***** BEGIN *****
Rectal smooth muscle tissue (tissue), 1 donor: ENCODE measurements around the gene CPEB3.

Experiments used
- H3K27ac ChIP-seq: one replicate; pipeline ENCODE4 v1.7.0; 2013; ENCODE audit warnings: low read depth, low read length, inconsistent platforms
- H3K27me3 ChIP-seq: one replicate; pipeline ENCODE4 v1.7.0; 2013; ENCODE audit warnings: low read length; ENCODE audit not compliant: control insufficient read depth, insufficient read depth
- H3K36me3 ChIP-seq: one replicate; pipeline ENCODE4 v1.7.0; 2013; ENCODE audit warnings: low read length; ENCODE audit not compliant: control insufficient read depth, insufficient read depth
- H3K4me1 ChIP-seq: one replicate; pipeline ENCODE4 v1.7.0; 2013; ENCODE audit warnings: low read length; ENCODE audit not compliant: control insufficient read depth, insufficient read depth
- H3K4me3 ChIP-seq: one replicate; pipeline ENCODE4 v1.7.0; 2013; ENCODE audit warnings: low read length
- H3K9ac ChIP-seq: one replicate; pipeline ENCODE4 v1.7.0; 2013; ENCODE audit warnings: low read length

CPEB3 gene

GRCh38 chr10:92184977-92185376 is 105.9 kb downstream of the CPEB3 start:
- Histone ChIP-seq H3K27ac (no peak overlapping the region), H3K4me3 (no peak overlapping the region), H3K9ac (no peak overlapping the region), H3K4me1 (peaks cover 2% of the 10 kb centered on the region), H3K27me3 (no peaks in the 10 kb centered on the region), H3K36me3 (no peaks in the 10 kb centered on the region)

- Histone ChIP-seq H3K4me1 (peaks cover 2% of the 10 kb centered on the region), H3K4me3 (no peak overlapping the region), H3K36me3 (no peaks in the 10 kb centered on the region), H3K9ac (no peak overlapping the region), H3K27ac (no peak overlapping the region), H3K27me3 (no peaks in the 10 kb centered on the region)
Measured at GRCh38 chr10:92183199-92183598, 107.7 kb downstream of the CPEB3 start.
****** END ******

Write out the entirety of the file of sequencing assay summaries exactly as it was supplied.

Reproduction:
Rectal smooth muscle tissue (tissue), 1 donor: ENCODE measurements around the gene CPEB3.

Experiments used
- H3K27ac ChIP-seq: one replicate; pipeline ENCODE4 v1.7.0; 2013; ENCODE audit warnings: low read depth, low read length, inconsistent platforms
- H3K27me3 ChIP-seq: one replicate; pipeline ENCODE4 v1.7.0; 2013; ENCODE audit warnings: low read length; ENCODE audit not compliant: control insufficient read depth, insufficient read depth
- H3K36me3 ChIP-seq: one replicate; pipeline ENCODE4 v1.7.0; 2013; ENCODE audit warnings: low read length; ENCODE audit not compliant: control insufficient read depth, insufficient read depth
- H3K4me1 ChIP-seq: one replicate; pipeline ENCODE4 v1.7.0; 2013; ENCODE audit warnings: low read length; ENCODE audit not compliant: control insufficient read depth, insufficient read depth
- H3K4me3 ChIP-seq: one replicate; pipeline ENCODE4 v1.7.0; 2013; ENCODE audit warnings: low read length
- H3K9ac ChIP-seq: one replicate; pipeline ENCODE4 v1.7.0; 2013; ENCODE audit warnings: low read length

CPEB3 gene

GRCh38 chr10:92184977-92185376 is 105.9 kb downstream of the CPEB3 start:
- Histone ChIP-seq H3K27ac (no peak overlapping the region), H3K4me3 (no peak overlapping the region), H3K9ac (no peak overlapping the region), H3K4me1 (peaks cover 2% of the 10 kb centered on the region), H3K27me3 (no peaks in the 10 kb centered on the region), H3K36me3 (no peaks in the 10 kb centered on the region)

- Histone ChIP-seq H3K4me1 (peaks cover 2% of the 10 kb centered on the region), H3K4me3 (no peak overlapping the region), H3K36me3 (no peaks in the 10 kb centered on the region), H3K9ac (no peak overlapping the region), H3K27ac (no peak overlapping the region), H3K27me3 (no peaks in the 10 kb centered on the region)
Measured at GRCh38 chr10:92183199-92183598, 107.7 kb downstream of the CPEB3 start.